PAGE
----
Technicolor

There’s not much I would add to this entry. It’s one of the most concise explanations I’ve ever managed to pen for why I climb.

2026 on May 7, 2014 

I am feeling fucking strong and confident. One more week of this before I get on a plane to throw my best against a cold, icy, menacing route that cares little about my times on the bike or the number and intensity of my circuits. Mount Stuart has only to loose a single rock, open up one icy crevasse, or let slide one wet, cement-like slab avalanche, and my life will be snuffed out like a candle (and with about as much fanfare)…and for this, I love her, for it is only because of these risks, this rolling of the dice, that the endeavor is worth our striving.

Overly dramatic? Some would doubtless say so, and I would agree while sitting here in the safety of my apartment. But on the mountain, everything changes. On the mountain, the danger is palpable, and fear is a living, breathing thing. On the mountain, the grey landscape of existence transforms into the shimmering technicolor of survival. Suddenly, each decision matters, has consequence. All at once, the brain engages and links perfectly and inexplicably with instinct. Each choice on an alpine climb becomes, at some level, a matter of life and death. We roll the dice over and over, each time knowing that we are gambling more than we should – more than we can really afford to lose. But this…this is why we fucking climb. Not to die, but to risk death in order to feel truly, wonderfully alive.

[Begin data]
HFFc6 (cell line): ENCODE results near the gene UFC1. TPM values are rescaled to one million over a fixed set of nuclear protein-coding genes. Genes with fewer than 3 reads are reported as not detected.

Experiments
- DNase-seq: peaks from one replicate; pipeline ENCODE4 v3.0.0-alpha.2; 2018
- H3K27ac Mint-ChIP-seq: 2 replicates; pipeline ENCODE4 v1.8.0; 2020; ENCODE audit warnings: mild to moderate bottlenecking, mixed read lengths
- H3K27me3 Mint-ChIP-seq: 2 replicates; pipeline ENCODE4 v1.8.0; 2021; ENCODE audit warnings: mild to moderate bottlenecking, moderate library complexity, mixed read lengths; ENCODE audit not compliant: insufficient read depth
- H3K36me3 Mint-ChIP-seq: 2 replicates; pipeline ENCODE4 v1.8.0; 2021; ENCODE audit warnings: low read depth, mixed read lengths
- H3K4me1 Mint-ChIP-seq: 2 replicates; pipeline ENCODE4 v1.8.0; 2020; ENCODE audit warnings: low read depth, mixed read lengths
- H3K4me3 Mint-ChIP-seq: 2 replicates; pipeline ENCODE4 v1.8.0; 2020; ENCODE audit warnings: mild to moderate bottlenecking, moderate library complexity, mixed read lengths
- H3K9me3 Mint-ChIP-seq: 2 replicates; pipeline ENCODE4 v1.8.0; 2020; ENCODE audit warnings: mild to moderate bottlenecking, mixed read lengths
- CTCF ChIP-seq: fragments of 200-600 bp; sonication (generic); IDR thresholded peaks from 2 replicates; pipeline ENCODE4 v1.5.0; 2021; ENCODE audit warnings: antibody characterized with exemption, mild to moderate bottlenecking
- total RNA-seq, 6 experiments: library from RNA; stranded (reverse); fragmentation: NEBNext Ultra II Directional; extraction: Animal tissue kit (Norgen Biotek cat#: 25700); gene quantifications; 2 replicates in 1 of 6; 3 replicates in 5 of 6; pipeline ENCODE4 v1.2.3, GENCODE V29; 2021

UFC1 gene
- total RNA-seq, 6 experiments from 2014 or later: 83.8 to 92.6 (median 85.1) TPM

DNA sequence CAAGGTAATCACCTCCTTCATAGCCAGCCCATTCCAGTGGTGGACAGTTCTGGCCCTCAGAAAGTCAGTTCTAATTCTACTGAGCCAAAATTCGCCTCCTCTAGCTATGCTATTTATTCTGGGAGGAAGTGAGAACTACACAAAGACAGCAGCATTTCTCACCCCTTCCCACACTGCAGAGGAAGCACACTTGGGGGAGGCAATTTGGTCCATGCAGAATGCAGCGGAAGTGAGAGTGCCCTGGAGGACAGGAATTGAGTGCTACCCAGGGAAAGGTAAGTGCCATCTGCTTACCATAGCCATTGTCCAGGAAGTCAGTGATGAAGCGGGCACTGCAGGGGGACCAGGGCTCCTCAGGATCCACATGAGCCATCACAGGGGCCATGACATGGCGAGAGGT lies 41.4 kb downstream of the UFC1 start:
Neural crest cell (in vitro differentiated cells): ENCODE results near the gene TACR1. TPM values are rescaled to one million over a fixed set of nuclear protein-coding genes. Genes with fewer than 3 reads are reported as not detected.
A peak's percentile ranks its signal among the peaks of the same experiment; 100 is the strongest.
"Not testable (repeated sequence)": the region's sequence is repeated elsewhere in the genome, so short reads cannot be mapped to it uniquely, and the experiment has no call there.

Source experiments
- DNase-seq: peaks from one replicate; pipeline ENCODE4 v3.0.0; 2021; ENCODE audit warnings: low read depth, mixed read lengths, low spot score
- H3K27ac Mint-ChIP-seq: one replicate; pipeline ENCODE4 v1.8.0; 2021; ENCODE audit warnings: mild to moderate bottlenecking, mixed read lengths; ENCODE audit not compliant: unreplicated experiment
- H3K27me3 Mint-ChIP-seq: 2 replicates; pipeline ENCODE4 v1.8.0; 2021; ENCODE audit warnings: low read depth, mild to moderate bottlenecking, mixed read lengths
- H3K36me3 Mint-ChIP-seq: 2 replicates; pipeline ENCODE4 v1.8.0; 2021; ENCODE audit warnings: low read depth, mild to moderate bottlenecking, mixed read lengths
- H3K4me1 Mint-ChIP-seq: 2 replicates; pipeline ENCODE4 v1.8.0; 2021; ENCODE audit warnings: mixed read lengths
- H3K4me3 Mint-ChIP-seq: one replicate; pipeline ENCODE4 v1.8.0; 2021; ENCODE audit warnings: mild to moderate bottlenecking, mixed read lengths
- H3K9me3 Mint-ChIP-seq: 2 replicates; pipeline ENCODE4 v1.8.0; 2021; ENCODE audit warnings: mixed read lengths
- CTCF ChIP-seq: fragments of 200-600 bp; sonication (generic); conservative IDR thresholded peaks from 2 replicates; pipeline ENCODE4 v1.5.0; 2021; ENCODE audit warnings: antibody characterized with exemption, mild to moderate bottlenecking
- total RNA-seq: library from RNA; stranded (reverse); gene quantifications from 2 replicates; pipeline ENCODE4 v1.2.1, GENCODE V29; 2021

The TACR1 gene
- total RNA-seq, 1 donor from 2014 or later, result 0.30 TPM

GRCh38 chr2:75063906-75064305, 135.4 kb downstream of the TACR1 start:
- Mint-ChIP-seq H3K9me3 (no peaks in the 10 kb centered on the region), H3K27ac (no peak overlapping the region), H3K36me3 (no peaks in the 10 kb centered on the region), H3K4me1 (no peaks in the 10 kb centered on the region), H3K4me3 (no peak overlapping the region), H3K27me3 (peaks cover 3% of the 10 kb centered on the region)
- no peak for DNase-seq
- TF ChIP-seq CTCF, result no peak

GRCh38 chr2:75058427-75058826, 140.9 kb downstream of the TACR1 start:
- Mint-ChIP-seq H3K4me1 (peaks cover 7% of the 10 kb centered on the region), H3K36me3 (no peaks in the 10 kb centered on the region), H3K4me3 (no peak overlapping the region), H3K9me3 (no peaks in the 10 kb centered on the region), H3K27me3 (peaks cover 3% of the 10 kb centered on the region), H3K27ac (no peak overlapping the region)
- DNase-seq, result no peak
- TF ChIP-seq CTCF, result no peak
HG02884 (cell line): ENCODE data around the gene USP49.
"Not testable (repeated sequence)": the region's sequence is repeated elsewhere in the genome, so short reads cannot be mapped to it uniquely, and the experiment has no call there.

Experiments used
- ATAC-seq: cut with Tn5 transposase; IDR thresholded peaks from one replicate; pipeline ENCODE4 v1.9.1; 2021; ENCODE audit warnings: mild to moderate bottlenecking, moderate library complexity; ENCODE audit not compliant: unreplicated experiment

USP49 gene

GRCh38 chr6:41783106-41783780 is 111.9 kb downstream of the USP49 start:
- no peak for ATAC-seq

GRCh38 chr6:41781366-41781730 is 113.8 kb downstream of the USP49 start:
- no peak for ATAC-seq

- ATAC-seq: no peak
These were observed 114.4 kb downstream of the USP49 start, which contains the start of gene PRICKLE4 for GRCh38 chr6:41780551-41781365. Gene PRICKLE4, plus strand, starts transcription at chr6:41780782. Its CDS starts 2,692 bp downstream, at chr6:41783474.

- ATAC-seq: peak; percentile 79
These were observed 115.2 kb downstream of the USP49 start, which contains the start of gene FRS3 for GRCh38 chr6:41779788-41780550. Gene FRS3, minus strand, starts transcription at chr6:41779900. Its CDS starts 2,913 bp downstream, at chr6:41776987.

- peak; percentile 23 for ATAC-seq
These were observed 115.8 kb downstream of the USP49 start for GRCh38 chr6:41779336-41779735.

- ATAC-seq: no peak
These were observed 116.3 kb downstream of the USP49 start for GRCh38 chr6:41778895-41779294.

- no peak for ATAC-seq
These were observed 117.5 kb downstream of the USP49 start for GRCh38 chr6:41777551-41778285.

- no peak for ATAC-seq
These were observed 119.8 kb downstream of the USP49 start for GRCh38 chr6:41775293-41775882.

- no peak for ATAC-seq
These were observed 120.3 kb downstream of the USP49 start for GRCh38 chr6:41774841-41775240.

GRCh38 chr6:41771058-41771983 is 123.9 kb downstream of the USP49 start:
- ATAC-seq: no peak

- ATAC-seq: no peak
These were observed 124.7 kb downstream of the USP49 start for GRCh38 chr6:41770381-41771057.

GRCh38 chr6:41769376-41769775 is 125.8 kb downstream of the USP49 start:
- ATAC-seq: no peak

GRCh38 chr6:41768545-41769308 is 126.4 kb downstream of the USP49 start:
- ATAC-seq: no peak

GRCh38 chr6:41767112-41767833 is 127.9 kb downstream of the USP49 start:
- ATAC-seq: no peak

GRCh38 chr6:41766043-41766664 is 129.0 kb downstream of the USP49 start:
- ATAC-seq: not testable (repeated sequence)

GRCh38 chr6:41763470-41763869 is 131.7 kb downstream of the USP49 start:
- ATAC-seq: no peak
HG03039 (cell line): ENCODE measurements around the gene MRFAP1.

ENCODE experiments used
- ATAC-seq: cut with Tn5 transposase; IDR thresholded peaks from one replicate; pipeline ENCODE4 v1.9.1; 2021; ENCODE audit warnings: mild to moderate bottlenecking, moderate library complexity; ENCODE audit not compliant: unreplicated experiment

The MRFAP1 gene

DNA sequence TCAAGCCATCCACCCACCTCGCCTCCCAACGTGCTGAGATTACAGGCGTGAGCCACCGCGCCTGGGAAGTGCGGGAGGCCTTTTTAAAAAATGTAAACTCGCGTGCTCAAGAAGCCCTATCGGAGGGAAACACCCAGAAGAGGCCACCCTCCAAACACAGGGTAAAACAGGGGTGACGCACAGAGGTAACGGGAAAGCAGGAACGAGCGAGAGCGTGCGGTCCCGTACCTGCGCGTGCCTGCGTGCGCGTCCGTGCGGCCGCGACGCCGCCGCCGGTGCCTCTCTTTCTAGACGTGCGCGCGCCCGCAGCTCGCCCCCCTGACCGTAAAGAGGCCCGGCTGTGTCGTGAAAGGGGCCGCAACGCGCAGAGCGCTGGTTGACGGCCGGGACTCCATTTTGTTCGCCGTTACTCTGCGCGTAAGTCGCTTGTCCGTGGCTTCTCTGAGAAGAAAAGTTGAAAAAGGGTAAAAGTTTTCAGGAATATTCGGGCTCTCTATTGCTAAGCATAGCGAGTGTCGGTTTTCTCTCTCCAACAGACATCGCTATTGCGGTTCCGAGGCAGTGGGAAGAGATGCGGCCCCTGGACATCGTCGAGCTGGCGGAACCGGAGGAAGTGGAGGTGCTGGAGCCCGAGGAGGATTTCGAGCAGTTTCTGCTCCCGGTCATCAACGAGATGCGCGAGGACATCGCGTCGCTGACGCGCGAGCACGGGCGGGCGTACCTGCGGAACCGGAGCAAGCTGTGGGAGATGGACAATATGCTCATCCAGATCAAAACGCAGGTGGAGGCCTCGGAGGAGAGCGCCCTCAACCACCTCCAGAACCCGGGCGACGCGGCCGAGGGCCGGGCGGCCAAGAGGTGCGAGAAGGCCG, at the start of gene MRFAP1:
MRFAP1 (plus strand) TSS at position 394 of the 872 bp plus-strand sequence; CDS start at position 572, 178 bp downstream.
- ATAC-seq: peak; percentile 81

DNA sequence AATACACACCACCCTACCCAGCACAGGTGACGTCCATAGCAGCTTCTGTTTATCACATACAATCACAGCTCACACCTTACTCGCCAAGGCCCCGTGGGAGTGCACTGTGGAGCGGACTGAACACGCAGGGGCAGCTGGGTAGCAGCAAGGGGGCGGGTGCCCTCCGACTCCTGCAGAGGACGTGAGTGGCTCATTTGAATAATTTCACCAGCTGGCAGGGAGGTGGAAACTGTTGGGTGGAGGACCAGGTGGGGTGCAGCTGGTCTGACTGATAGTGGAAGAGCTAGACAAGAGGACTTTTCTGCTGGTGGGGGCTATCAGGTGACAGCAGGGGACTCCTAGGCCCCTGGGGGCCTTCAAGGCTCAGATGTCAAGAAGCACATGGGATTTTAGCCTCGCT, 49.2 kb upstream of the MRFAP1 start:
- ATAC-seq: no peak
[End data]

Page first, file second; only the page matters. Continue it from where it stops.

I pity those who never know this feeling.